Any self-respecting platform devotes its time and resources to reducing the risks of potential attacks on a daily basis. Throughout the history of crypto industry there were hacks of various scales. In view of this, each platform adopts all new methods and systems to ensure the safety of its users.
Security matters for one major reason; exchanges have immense cryptocurrency volumes, and if hackers want them, they will get their hands on assets via hot wallets. If they have your keys, they have your bitcoin, and you cannot get it back. In terms of financial well-being, the sense of safety and trust is more important than any other aspect.
Human after all
There is a popular belief that a crypto exchange cannot be 100% secure. We do not support this kind of rhetoric because security is not that black and white, it is nuanced. On the one hand, the exchange can be completely safe from a technical point of view, and the human factor will play a decisive role. As long as platforms are created by humans there will always be the possibility of error.
It is becoming more and more difficult for intruders to go through technical “circles of hell” built by the security system. So they try another way — human imperfection.
A series of resonant attacks were carried out with huge help from the human factor (the thirst for easy money, gullibility, ignorance, etc.) Also, there are cases where personal data of stock exchange employees was stolen simply because some staff members were not prudent.
Yes, we can and should talk about 100% protection of exchanges, however, we should not forget about the nature of cryptocurrency and its initial idea. Cryptocurrencies are created with the implication of anonymous decentralized use.
This essence is something the attackers will always exploit. Suppose there is a system which is flawless from a technical standpoint and its users are cautious and aware of cryptocurrency functionality and security measures. In this case, we can say a system is completely safe.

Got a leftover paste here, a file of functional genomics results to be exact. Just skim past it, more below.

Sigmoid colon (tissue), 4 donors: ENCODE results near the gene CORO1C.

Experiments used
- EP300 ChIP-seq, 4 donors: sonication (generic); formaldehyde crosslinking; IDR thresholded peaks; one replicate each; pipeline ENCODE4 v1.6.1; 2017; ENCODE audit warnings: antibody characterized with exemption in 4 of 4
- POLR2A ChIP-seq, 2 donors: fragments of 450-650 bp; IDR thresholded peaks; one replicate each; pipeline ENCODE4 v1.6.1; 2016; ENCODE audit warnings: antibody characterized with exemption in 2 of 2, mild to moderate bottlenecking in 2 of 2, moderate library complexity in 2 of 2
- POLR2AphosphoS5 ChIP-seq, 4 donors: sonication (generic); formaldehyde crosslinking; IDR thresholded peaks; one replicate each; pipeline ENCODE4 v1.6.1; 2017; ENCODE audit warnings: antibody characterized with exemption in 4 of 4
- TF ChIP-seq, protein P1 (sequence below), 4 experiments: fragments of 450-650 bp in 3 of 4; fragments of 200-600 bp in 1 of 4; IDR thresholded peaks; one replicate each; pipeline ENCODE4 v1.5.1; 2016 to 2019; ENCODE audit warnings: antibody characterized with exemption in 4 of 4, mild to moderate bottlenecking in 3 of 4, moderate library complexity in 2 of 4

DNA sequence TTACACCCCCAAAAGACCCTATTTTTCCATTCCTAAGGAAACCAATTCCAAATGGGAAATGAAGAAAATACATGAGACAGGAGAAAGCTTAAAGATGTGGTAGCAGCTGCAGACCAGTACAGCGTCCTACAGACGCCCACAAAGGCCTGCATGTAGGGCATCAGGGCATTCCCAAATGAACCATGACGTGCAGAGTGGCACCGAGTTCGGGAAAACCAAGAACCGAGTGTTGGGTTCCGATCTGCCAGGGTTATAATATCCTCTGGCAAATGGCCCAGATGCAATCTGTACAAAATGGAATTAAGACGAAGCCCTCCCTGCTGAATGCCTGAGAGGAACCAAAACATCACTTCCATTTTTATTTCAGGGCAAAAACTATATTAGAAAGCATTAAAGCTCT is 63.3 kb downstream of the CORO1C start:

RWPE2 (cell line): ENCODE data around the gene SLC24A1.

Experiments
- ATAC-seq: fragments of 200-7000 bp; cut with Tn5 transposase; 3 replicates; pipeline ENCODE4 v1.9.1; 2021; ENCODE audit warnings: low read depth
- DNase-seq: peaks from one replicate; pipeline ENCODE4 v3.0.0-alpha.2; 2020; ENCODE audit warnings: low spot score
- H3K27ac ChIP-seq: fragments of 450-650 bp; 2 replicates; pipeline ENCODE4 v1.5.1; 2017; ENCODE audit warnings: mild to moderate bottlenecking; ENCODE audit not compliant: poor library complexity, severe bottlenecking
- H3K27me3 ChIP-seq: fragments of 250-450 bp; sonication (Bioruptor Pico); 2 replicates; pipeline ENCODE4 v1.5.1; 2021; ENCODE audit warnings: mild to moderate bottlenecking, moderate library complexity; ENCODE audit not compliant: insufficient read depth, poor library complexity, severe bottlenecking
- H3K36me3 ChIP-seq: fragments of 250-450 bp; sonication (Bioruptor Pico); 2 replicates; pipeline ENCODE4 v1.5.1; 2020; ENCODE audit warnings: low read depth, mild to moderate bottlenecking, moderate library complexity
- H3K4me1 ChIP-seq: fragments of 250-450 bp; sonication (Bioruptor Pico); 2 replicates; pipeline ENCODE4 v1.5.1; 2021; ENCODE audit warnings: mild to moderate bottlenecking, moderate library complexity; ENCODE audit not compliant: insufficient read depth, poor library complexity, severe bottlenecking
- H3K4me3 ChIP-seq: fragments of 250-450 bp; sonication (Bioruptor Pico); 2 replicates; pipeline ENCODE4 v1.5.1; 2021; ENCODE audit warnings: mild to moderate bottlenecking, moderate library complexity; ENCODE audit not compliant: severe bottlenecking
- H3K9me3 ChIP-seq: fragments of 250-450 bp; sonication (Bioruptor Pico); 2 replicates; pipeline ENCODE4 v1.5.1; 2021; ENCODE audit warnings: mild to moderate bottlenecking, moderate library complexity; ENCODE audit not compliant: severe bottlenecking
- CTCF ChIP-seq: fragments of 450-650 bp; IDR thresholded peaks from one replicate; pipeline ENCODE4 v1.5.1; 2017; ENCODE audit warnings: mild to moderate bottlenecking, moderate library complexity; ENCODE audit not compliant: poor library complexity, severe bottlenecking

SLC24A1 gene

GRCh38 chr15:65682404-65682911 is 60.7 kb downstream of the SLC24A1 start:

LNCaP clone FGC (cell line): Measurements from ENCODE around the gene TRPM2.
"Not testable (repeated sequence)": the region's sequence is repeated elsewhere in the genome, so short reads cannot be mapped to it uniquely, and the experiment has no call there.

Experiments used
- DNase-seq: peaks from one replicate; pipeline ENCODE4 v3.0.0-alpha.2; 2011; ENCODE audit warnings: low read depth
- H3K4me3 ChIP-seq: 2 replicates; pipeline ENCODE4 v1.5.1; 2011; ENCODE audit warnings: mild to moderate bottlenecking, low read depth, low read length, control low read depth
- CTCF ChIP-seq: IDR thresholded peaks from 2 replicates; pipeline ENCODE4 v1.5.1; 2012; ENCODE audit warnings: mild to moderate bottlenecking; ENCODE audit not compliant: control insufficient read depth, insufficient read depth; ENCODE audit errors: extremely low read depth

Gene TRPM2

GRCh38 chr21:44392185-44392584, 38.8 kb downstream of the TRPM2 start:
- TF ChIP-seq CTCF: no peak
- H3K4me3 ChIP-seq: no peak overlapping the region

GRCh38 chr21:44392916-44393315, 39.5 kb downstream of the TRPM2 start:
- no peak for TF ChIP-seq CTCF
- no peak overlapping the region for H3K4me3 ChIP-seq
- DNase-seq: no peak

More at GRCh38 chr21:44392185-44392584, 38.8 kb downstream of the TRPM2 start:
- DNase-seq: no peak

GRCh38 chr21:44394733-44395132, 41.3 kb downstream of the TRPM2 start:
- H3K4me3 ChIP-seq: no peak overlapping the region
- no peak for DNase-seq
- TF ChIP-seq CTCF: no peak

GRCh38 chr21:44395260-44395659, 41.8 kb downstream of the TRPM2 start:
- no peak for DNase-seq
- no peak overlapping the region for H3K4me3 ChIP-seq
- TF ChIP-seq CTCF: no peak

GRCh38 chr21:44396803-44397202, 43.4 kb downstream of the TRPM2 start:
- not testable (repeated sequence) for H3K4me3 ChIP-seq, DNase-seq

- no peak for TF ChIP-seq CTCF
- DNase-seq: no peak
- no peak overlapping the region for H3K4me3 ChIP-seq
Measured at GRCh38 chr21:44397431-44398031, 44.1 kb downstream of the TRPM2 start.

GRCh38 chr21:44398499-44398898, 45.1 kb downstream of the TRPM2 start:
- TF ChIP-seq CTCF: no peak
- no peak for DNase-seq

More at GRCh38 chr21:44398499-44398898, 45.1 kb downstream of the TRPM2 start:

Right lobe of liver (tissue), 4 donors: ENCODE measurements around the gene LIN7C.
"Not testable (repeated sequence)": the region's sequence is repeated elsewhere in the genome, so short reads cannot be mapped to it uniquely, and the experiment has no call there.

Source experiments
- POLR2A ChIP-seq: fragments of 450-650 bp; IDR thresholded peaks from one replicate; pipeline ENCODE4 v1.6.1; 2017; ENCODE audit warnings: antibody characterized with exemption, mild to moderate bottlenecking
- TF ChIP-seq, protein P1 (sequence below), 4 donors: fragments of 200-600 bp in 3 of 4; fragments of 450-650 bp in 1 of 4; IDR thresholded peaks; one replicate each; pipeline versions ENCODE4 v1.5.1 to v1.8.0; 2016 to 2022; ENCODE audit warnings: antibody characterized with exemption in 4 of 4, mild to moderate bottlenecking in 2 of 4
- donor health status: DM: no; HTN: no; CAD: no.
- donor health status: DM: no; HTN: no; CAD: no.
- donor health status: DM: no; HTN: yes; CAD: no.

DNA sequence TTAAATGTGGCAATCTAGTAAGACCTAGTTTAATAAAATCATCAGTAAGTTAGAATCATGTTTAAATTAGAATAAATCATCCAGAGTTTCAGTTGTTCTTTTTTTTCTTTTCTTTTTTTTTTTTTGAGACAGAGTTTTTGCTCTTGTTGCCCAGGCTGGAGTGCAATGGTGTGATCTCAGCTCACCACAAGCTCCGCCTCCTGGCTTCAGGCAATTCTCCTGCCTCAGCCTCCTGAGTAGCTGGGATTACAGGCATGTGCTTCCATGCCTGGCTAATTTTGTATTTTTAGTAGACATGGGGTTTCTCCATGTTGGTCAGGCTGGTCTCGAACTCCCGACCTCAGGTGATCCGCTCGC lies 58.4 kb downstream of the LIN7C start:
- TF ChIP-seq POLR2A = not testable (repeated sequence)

Today crypto exchanges have five major weak points which are precisely hit by attackers: high susceptibility to phishing, insufficient or absent hot wallet protection, unsecured staff credentials, software flaws and malleability of transactions.
The concept of crypto exchange security breaks down into four dimensions: user safety, registrar and domain security, DoS security, and Web security. Let’s dive into each of them:
User safety implies content flaws in exchange codes, the acceptance of weak passwords, 2FA availability, and action confirmation via email.
Registrar and domain security is about the availability of registry lock, role accounts for employees, DNSSEC, and expiration date for high profile accounts.
DoS security means protection from Denial-of-Service attack and implies resilience to MITM, Clickjacking, Heartbleed, POODLE attacks, and availability of HSTS header.
Web security means security of web protocols, the availability of headers that ensure attack protection — HSTS, CSP, X-Frame-Options, X-Content-Type-Options, and X-XSS-Protection headers.
Last year, the situation with security across 140 analyzed crypto exchanges was quite saddening:
The figures above reflect the reality: there is no correlation between crypto exchange trade volumes and its security posture.